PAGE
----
(These tips are based on the Lessons Learned from field experience and research.)
Where should skills-based health education be delivered?
Almost anywhere! Schools are an obvious setting because they can reach so many young people, but skills can be taught through non-formal school programs, community based organization programs, street programs, naturally occurring groups and clubs.
Who should implement skills-based health education?
Almost anybody, with good training and support, can implement a program. Teachers have obvious potential and the opportunity to get to know young people over time, but others, such as peer educators, religious leaders, community agency workers or NGO (non-government organization) workers can also contribute to skills-based health education.
What content should be covered in a skills-based health education program?
Skills-based health education for HIV/AIDS prevention should include a balance of knowledge, attitudes and skills related to the key individual, social and environmental factors that help to prevent HIV/AIDS. The content needs to be appropriate to the age or life stage of the intended participants, and should take into account the local conditions and what is truly relevant in the local environment and among those involved in the program - participants, teachers, families, and broader communities. This site offers some examples of teaching and learning materials that you may find useful, but, keep in mind that the program content should always be influenced by local needs and conditions.
The World Health Organization has produced a school health information series (external link) that outline skills-based approaches to a wide variety of health issues, including healthy nutrition, tobacco use prevention, violence prevention, reducing helminth infections, and preventing HIV/AIDS/STDs and related discrimination.
When should skills-based health education begin?
The short answer is "as early as possible."
The longer answer is:
SBHE programs can begin in the early grades of school and continue throughout schooling, but the content and methods used must be appropriate to the age and experience of the students. SBHE programs should focus on issues that are relevant to students and should be sequenced to progress from simple to more complex concepts over time. The curriculum should provide activities that build and reinforce the previous activities, and then extend into new areas. Those involved in designing and delivering programs are often concerned about sensitive issues like drug use or sexual risk taking behaviour: the key to addressing these issues is the appropriateness and relevance of both content and teaching and learning methods. There is no evidence that addressing these issues in an appropriate way increases risk taking behaviour - rather, the evidence shows improvements in behaviours associated with sexual risks, alcohol, tobacco, and other drug use, bullying and violence.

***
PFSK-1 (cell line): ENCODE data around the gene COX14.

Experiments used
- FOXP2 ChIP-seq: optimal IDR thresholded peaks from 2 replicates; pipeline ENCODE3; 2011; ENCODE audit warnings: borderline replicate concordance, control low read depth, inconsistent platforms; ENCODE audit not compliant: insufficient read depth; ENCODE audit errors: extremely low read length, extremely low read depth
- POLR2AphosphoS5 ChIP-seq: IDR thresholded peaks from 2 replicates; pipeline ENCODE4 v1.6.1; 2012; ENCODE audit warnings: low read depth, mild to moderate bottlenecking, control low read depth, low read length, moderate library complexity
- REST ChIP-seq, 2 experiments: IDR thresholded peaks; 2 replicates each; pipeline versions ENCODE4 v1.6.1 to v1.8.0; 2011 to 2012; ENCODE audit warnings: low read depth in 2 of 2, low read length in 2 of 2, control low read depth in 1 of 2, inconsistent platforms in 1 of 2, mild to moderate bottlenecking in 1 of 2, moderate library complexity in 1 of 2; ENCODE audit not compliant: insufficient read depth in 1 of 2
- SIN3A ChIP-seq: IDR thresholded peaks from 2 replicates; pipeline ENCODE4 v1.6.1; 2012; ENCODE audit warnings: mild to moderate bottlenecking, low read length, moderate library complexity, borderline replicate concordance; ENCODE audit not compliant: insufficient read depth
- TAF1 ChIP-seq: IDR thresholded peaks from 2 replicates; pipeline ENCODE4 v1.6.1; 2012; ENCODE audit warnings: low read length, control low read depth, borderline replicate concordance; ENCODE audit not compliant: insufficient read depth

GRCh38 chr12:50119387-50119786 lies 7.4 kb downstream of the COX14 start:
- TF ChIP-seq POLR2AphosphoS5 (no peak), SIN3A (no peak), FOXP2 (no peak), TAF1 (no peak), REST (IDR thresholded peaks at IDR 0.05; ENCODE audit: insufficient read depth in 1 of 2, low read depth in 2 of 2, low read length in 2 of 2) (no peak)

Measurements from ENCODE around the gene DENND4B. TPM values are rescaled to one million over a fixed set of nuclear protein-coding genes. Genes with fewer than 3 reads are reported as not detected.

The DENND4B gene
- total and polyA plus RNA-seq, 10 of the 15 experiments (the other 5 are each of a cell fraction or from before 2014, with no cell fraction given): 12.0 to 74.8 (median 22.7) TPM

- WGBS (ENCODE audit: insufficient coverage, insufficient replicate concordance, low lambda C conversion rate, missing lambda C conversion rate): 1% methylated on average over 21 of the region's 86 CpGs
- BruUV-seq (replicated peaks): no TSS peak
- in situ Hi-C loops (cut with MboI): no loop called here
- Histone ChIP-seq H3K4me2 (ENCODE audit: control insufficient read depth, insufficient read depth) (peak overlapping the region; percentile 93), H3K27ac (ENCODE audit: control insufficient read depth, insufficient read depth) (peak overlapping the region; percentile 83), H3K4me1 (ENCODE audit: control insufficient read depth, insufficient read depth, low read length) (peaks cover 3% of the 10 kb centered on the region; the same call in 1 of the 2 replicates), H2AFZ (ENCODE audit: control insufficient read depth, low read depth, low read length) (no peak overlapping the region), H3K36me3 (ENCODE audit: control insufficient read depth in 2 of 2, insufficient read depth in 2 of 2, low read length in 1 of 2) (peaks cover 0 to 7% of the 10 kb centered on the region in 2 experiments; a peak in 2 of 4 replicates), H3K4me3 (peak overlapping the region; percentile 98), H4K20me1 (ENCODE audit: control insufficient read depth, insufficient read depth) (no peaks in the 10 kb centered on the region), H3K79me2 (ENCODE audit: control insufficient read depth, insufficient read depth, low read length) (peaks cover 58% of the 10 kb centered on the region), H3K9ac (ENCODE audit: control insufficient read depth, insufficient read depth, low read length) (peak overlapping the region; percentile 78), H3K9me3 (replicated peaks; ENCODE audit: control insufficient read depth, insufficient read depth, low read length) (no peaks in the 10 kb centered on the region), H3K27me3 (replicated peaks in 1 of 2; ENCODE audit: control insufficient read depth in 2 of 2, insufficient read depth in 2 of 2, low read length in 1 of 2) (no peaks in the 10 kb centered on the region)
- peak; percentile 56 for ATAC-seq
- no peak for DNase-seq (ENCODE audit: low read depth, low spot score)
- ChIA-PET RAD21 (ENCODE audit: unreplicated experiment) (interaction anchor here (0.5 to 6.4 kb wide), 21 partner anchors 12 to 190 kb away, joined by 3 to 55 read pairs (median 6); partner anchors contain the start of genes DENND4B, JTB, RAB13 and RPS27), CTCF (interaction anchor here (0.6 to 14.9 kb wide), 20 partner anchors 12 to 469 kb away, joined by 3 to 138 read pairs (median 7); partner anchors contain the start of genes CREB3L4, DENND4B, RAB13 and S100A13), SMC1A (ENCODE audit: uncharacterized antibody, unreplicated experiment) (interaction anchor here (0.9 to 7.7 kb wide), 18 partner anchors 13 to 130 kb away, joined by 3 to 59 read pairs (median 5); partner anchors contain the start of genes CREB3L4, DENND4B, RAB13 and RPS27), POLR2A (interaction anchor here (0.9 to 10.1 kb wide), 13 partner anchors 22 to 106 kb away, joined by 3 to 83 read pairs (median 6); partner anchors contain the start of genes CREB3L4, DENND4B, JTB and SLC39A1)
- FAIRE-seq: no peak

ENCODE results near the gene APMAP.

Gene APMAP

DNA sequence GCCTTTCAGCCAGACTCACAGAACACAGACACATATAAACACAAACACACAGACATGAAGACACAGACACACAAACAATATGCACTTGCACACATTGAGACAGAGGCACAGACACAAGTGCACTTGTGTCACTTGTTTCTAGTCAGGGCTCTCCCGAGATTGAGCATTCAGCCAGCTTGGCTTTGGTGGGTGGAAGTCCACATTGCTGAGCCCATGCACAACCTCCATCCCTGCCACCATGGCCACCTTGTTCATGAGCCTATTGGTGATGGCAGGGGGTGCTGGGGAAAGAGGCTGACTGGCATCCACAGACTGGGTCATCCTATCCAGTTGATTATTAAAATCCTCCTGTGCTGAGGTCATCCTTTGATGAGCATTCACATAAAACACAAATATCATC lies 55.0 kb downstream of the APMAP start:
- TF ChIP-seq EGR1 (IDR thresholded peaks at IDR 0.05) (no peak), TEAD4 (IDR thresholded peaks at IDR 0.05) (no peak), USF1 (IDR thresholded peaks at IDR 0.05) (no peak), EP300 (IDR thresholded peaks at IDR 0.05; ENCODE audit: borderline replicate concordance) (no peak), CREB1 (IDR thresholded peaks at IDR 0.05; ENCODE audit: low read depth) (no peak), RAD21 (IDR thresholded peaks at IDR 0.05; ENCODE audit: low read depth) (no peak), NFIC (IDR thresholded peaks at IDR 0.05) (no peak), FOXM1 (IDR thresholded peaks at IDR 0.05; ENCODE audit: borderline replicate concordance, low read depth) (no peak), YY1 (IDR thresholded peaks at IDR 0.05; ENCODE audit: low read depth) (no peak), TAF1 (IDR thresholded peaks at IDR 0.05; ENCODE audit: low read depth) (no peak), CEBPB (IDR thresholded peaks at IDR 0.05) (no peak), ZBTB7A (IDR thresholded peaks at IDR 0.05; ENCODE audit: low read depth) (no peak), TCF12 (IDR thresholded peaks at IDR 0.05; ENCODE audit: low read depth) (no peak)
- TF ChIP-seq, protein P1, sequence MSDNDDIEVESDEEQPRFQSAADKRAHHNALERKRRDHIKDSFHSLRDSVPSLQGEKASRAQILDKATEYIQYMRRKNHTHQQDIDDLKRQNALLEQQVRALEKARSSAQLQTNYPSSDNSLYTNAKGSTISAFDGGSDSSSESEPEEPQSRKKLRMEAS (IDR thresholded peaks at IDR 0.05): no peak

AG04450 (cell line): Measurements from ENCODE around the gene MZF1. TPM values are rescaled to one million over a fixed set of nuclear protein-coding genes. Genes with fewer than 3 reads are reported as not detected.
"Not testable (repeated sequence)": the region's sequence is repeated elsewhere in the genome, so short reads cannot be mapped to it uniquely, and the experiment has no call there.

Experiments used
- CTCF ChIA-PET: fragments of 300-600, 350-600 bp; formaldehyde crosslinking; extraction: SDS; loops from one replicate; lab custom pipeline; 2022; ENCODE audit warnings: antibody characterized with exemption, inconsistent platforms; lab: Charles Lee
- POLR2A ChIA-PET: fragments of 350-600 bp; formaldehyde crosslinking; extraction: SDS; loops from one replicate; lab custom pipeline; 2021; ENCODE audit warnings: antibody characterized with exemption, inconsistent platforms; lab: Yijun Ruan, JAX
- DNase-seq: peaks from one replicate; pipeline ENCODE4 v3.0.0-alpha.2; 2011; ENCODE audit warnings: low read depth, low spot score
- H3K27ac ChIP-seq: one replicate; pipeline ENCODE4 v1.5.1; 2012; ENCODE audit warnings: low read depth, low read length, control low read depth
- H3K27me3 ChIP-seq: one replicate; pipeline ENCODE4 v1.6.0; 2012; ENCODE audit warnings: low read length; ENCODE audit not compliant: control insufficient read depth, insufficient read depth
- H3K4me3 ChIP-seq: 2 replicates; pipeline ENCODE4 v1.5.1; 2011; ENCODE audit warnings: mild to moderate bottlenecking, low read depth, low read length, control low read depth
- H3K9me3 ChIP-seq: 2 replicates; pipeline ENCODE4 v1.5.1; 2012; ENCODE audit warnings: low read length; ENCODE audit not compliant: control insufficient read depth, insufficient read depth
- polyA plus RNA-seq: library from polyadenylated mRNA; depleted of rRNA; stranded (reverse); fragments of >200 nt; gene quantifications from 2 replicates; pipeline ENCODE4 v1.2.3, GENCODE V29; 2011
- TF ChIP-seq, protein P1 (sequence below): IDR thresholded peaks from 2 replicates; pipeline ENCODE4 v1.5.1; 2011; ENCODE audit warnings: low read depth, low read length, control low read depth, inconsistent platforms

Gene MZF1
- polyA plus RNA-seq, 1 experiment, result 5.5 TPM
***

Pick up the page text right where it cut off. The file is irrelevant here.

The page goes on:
The sequencing and progression of the curriculum, sometimes called a spiral effect, should be guided by at least three major considerations:
What methods should be used?
Interactive and participatory teaching and learning methods should be central to effective skills-based health education programs. Such methods can have an impact on reducing risks and promoting behaviour that will lead to healthy development. Participatory methods allow participants (including the facilitator) opportunities to listen to, and learn from, each other, and can apeal to different learning styles. They include self directed and experiential learning (learning by doing). Here are a few examples:
"Critically, the values and norms expressed in these programs were tailored to the age and experience of the target population. As an example, ‘Postponing Sexual Involvement' was developed for middle school youths and focused upon delaying intercourse; given that the majority of middle school youths in the targeted areas had not yet initiated intercourse, the message was appropriate for most students. The Schinke-Blythe-Gilchrest curriculum and ‘Reducing the Risk', on the other hand, were designed for high school students and explicitly emphasized that students should avoid unprotected intercourse, either by not having sex or by using contraception if they did have sex. Finally, ‘AIDS Prevention for Adolescents in School' targeted higher risk youths, many of whom were already sexually active, and emphasized the importance of using condoms and avoiding high-risk situations.
The importance of promoting values and norms that are age- and experience-appropriate is demonstrated by the fact that ‘Postponing Sexual Involvement', which emphasized delay in initiating intercourse, did not reduce the frequency of intercourse nor increase the use of contraceptives among those students who had already had sex. Thus, it was an ineffective curriculum for sexually experienced youths. Similarly, ‘AIDS Prevention for Adolescents in School', which emphasized condom use, did not affect abstinence. Thus, it was less effective for sexually inexperienced youths. In other words, the norms emphasized in the curriculum needed to match the experience of the students".
From Doug Kirby. http://hivinsite.ucsf.edu/InSite?page=Prevention (external link)
Also see - Kirby D, 1999. Looking for Reasons Why: The Antecedents of Adolescent Sexual Risk-Taking, Pregnancy, and Childbearing. ETR Associates.
External links open in a new window and take you to a non-UNICEF web site.